Slowing Down

 
 

                 As we became a homeschooling family we dove headfirst and completely submerged ourselves in our new lifestyle.  We joined all kinds of groups and signed up for extracurricular activities.  I didn’t want my children to miss the social aspects of public school or be left out of opportunities to develop their talents.  We soon found ourselves involved in dance lessons, play groups, book club, science classes, art classes, sports teams, guitar lessons, and the like.  Just typing this list makes my head spin.  Somehow we managed to keep our heads just above water.

                 One night my husband made a startling comment as we sat down to family dinner, “This is a novelty,” he remarked.  I quickly realized that he was right.  Family dinners had become few and far between, family home evening was even going by the wayside as I made justifications that we were getting plenty of family time, after all, we homeschool!  Our weekends were filled with all kinds of activities and I was really starting to wear out.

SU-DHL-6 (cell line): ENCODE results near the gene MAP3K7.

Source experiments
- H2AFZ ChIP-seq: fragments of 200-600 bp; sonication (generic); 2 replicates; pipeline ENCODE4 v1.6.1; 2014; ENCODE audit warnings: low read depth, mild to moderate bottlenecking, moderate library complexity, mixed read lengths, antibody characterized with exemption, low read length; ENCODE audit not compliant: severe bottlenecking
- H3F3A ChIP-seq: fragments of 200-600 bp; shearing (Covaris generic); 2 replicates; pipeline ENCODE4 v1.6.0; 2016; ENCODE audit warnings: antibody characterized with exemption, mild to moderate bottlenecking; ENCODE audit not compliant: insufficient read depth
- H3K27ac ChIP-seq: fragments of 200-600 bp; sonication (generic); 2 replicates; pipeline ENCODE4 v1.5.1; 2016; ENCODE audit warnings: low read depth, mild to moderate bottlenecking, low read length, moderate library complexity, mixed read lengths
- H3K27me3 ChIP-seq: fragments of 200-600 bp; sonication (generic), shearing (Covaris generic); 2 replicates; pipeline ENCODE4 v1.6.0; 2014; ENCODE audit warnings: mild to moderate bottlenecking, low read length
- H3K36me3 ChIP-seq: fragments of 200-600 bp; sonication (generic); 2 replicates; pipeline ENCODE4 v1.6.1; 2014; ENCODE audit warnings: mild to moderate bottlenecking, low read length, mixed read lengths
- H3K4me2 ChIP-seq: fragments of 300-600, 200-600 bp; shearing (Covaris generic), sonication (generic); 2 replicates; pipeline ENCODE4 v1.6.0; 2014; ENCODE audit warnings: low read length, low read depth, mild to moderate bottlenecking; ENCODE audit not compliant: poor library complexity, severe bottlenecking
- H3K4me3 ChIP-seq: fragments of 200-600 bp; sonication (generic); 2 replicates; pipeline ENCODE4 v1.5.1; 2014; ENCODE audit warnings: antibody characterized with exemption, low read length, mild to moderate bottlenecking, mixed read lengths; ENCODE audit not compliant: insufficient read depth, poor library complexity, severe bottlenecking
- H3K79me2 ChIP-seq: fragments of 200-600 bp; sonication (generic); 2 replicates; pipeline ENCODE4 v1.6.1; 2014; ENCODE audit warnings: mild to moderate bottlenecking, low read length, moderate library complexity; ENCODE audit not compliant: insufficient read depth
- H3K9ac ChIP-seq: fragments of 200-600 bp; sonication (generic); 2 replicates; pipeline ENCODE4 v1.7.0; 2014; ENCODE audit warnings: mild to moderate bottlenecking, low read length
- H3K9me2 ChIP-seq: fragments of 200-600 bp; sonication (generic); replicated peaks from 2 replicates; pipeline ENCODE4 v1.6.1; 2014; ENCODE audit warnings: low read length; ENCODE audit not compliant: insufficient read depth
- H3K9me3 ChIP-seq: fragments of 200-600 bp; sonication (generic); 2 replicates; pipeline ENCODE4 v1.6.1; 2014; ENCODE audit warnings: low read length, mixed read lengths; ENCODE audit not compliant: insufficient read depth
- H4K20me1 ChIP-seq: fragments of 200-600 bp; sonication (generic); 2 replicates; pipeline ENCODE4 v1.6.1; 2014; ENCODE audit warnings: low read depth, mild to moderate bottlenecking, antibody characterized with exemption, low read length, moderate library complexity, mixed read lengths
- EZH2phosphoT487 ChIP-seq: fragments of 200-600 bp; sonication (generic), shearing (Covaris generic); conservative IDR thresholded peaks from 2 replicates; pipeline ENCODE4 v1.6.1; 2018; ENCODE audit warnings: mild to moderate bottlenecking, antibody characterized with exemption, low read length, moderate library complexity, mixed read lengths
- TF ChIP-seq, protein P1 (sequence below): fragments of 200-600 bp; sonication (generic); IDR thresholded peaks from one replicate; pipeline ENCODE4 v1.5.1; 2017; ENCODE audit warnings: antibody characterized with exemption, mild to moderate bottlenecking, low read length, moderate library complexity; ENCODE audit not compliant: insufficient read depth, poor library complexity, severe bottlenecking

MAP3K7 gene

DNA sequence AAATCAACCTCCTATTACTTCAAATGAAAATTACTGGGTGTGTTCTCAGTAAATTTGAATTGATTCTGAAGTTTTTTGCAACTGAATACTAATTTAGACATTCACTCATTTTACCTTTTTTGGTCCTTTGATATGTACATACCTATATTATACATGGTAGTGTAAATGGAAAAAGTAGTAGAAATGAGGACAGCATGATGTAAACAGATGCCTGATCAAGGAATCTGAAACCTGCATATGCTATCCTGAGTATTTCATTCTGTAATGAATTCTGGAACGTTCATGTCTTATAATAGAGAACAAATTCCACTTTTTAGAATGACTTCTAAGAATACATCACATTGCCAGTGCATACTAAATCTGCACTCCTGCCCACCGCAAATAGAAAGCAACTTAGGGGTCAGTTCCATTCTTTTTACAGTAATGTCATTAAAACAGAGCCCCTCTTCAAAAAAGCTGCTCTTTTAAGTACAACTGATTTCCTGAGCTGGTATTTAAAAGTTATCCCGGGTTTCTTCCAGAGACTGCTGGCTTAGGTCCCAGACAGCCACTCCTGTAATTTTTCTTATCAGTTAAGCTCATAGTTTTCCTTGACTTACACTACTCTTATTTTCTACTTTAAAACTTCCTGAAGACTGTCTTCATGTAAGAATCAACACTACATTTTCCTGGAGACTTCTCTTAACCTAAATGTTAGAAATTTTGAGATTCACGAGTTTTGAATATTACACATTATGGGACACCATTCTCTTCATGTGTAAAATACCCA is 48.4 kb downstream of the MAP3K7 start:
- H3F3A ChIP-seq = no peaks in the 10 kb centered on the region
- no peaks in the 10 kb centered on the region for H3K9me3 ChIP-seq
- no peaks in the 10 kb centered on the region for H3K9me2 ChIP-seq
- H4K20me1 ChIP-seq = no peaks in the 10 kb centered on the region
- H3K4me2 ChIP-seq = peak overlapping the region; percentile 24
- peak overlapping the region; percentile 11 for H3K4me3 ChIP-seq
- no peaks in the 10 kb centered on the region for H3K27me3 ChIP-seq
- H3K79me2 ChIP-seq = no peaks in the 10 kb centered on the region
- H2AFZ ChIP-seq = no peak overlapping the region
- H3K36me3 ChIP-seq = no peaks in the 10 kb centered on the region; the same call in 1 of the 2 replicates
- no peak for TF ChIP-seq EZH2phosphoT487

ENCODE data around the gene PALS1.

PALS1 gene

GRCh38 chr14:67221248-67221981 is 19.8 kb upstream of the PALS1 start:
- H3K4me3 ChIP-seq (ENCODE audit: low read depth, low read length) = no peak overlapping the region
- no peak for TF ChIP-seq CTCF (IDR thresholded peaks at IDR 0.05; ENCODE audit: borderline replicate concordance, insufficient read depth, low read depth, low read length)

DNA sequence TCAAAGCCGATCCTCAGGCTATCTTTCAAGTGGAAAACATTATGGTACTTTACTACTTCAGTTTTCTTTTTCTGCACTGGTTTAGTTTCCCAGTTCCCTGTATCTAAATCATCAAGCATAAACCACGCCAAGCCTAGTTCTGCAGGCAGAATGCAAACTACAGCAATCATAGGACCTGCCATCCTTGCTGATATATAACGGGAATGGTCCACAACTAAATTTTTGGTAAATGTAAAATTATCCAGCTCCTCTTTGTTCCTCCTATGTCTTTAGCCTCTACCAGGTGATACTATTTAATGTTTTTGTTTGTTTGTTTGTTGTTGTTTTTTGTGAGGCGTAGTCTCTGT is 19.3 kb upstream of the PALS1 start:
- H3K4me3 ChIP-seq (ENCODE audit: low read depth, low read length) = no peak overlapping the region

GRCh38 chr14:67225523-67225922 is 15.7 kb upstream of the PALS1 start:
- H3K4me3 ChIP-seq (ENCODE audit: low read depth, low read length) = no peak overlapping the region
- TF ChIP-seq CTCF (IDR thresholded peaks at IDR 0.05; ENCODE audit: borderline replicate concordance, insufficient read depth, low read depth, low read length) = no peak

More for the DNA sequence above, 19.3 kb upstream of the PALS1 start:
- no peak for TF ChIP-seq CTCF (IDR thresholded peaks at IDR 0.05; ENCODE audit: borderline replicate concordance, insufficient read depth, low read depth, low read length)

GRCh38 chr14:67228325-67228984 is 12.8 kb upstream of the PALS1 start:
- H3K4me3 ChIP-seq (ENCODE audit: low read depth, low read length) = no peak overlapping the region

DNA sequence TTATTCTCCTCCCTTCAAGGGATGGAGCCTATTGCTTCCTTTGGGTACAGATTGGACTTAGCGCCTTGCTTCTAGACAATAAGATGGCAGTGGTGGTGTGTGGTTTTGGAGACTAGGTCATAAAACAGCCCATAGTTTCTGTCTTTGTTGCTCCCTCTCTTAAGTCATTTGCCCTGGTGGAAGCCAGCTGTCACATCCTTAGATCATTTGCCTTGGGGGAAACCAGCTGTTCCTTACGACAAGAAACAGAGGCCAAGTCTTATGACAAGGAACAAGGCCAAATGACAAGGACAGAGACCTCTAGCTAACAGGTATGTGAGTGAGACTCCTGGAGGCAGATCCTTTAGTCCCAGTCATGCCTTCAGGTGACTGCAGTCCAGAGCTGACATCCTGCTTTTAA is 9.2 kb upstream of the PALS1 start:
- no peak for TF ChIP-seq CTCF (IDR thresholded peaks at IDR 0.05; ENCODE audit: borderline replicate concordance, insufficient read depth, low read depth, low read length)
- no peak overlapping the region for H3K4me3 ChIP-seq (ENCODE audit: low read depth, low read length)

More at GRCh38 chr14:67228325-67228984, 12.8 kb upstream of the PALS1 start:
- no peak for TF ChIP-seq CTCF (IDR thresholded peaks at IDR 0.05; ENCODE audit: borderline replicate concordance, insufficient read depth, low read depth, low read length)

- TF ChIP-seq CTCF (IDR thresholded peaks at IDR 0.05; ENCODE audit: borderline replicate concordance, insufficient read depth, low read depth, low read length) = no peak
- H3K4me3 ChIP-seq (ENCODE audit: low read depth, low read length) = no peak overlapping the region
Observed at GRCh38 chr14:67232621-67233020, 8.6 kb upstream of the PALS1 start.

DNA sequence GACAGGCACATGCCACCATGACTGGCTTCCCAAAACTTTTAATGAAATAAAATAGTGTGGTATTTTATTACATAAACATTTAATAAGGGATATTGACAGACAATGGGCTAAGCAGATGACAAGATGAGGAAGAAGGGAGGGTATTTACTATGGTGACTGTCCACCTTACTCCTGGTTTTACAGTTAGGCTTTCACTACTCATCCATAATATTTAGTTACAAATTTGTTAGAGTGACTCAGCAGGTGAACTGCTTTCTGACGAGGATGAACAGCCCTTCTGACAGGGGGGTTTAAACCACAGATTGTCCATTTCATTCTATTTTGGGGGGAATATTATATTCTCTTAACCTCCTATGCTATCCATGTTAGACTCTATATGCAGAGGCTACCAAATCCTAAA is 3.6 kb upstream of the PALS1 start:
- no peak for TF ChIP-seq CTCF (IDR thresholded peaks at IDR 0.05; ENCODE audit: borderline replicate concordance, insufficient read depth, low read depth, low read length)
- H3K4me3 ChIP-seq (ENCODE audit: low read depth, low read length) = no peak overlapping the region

My littlest kids were spending hours in the car each week as we sat in traffic to drop kids of at their “enriching” activities.  After the third or fourth week in a row of relentless activity I had finally had enough.  I now longer cared about looking like a flake or a quitter.  I started weeding things out left and right to clear some space into our schedule.  One by one I cancelled activities and I began to feel lighter.  That next week, I had carved four free days into our schedule. 

              Suddenly, we had the gift of time!  I made a point to have family dinner.  I read an article posted recently on The Sentinel about making family home evening a priority.  We held family home evening that week.  Guess what?  I was starting to find my center.  I was amazed at how many enriching activities we could actually do at home when we were not sitting in traffic trying to get from one activity to another.  I can’t believe I was almost robbed of one of the most precious gifts of homeschooling, simplicity.